News Ticker

Killing Time

This dark but often amusing British drama about a dying cellist and her social worker boasts an exceptionally fine performance by Brigit Forsyth.

Share your thoughts in the comment section below.

Zoe Mills and Brigit Forsyth in a scene from Zoe Mills’ “Killing Time” (Photo credit: Darren Bell)

Mark Dundas Wood

Mark Dundas Wood, Critic

Hester Brooke (Brigit Forsyth–the central figure in Zoe Mills’ Killing Time,  directed by Antony Eden—is ready to die. At least, she thinks she is. Diagnosed with inoperable cancer, she has isolated herself in her cluttered apartment, where half-consumed glasses of red wine are scattered about, as if she’s deliberately made it possible to take a gulp from one or another of them at any given moment. She is not particularly afraid of death, but she dreads the pain and ignominy of dying. Her sentiments are not so different from those of many people facing the end of life: “I just want to know with my last breath that I lived and died on my own terms, not like some passive victim.”

A once-acclaimed professional cellist, Hester now has only two companions in life. The first is a longtime musician friend named George (Robin Herford), with whom we see her interact only via Skype. The second is her cello, which she refers to as “Freud.” Neither of these constitutes a completely satisfying confidant.

Enter a young social worker named Sara (portrayed by playwright Mills). She is a scattered and often brooding young woman, whose morbid thoughts seem increasingly to stain her psyche and steer her actions. After initial reluctance, Hester warms up to Sara, and she begins to wonder if this young woman might perhaps be a likely candidate to assist her in making a final exit. Suffice it to say, the title Killing Time has a double meaning.

Brigit Forsyth in a scene from Zoe Mills’ “Killing Time” (Photo credit: Darren Bell)

This British production is a family effort, as Forsyth and Mills are mother and daughter in real life. The play is worth seeing primarily for the sharp and uncompromising performance of Forsyth, whose blunt-talking, often-witty Hester is a joy to watch, even in her darkest moments. The production also uses Forsyth’s skills as a cellist—and as a composer—to great effect.

As an actor, Mills does a respectable job. She has a propensity for grimacing, but this may have as much to do as not with the nature of the role, as one can argue that there’s a performative element—a streak of self-dramatization—in Sara’s character.

Alongside the play’s tantalizing if borderline-ghoulish assisted-suicide thread is a more familiar (and less fresh) theme, centered on Sara’s encouragement that Hester create some kind of final artistic statement, in order to leave behind a bit of herself. (Think of the sentiment in the song “One Song Glory” from Rent.) These two thematic components don’t always mesh comfortably. This does not, however, keep the story from holding our interest.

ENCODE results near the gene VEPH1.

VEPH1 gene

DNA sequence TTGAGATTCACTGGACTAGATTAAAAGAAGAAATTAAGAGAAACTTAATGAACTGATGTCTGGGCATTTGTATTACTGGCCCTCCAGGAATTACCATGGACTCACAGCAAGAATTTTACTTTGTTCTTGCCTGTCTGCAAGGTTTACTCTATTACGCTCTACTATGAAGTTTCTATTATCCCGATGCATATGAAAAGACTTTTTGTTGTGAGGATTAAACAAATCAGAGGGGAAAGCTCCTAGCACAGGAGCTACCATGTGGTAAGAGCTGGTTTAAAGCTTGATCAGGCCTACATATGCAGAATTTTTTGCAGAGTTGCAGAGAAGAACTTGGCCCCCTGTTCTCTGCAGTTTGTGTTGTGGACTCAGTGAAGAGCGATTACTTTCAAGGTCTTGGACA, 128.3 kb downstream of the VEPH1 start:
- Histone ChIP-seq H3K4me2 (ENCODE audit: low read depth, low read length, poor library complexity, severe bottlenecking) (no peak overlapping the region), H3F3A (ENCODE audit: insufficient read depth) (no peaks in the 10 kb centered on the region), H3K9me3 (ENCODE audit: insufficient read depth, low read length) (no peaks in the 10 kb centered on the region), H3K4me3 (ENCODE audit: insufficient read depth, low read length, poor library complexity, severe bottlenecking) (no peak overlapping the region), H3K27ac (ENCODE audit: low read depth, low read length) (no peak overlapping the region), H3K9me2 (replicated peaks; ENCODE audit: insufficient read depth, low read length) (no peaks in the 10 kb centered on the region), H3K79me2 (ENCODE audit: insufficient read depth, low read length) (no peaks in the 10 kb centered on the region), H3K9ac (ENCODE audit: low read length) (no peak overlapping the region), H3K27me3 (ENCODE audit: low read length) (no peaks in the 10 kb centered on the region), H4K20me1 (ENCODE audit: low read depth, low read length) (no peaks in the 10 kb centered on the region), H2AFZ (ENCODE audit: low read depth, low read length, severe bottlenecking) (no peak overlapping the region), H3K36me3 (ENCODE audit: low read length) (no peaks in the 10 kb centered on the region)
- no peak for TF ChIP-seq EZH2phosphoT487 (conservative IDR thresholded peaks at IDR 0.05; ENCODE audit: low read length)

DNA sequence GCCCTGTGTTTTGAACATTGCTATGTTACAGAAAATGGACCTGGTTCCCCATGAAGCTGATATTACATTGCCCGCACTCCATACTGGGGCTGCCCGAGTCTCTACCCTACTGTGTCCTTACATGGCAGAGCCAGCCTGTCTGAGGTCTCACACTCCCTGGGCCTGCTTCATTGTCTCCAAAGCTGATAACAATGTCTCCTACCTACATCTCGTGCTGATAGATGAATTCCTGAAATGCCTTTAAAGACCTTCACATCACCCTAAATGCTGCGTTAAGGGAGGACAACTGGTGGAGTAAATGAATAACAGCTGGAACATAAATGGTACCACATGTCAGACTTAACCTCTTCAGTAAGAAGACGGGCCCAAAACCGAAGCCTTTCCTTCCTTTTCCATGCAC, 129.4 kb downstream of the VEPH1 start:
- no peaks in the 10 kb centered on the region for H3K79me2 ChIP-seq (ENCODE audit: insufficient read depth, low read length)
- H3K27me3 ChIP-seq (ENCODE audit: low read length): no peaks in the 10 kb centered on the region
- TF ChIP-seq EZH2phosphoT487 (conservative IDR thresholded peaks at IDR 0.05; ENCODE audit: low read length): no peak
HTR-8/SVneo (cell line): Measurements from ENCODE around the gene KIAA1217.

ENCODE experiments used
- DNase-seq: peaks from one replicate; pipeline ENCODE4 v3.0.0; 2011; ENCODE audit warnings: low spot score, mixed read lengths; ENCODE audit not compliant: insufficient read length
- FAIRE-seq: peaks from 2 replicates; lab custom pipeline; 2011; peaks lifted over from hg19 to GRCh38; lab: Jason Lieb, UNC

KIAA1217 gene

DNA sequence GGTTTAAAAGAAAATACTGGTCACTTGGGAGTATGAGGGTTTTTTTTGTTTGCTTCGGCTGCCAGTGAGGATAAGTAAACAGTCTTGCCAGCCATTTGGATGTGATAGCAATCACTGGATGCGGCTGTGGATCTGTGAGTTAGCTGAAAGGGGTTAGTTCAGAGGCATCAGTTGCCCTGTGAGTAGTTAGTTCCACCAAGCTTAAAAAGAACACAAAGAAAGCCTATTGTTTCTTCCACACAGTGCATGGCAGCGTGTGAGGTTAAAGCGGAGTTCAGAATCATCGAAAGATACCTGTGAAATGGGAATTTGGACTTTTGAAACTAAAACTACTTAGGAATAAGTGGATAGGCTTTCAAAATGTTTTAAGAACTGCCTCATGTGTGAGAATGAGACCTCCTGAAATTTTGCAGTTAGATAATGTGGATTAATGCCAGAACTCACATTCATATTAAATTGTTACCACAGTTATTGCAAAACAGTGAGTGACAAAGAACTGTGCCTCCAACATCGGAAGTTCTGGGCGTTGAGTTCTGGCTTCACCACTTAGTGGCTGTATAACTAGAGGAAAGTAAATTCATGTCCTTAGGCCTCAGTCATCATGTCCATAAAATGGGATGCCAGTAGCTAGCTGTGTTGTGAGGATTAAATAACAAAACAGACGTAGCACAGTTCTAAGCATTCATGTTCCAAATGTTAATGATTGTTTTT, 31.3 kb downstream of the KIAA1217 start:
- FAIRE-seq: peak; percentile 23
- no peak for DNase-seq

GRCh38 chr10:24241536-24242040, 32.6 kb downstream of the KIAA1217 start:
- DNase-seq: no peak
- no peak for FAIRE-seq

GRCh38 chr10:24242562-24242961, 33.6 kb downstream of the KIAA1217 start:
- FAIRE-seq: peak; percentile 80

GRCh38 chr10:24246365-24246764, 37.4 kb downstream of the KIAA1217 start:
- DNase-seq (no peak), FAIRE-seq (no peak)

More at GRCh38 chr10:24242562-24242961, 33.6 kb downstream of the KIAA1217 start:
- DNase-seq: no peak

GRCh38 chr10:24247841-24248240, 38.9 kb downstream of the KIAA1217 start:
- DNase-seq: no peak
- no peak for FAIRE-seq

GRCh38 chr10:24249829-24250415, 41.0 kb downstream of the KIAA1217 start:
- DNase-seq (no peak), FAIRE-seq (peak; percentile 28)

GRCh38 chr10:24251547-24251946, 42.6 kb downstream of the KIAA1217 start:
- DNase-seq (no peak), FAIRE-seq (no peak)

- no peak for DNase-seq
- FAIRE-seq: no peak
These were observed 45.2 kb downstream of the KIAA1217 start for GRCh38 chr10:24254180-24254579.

Zoe Mills in a scene from Mills’ “Killing Time” (Photo credit: Darren Bell)

The show is presented in 59E59’s small Theater C space, so it’s almost as if we’re there in the flat with the characters. Clancy Flynn’s set, lighting and AV design, Kostis Mousikos’ video design and Alan Walsh’s cinematography and video design all help to enhance the production’s intimate nature. We feel the claustrophobia of Hester’s living space, and we sense that night and day seem to have blended into each other in the shut-in’s cramped quarters. Flynn gives us the flicker of the TV screen as Hester watches Coronation Street, and the projections show photos that Sara has collected on her cellphone. The Skype scenes are slightly awkward at moments, but that can be true in real life as well. It’s unfortunate that we’re not able to view Sara outside the door of Hester’s flat, before she enters. Instead she just steps onto the stage, seemingly in full view of Hester, while acting as though she’s still outside.

Harry Linden Johnson’s sound design is an especially important component in this production. Sometimes Hester plays her cello to a recorded orchestral soundtrack. And sometimes we hear “Freud” speak in Hester’s mind, commenting musically on the events that transpire.

Again, the main event here is Forsyth’s fine work in the leading role. Whether Hester is struggling to overcome or at least endure the physical pain of her disease, scarfing down a snack after an involuntary fast, or drunkenly and feverishly bowing her instrument on a raucous composition, you can’t take your eyes off this accomplished performer.

Killing Time (through May 12, 2019)

Word Mills and Dead Letter Perfect, in association with the Stephen Joseph Theatre, Scarborough

59E59 Theaters, 59 East 59th Street, in Manhattan

For tickets, call 646-892-7999 or visit http://www.59e59.org

Running time: 90 minutes with no intermission

Share your thoughts in the comment section below.

Mark Dundas Wood
About Mark Dundas Wood (41 Articles)
Mark Dundas Wood contributes to the Bistro Awards website and The Clyde Fitch Report in addition to Theaterscene.net. Previously he wrote for American Theatre and Backstage. Credits as dramaturg include New Professional Theatre and the New York Musical Theatre Festival. His stage adaptation of Henry James’ "The Tragic Muse" appeared at the Metropolitan Playhouse. He received an MFA in theater (dramaturgy) from Columbia University.
Contact: Twitter

Leave a comment

Your email address will not be published.




This site uses Akismet to reduce spam. Learn how your comment data is processed.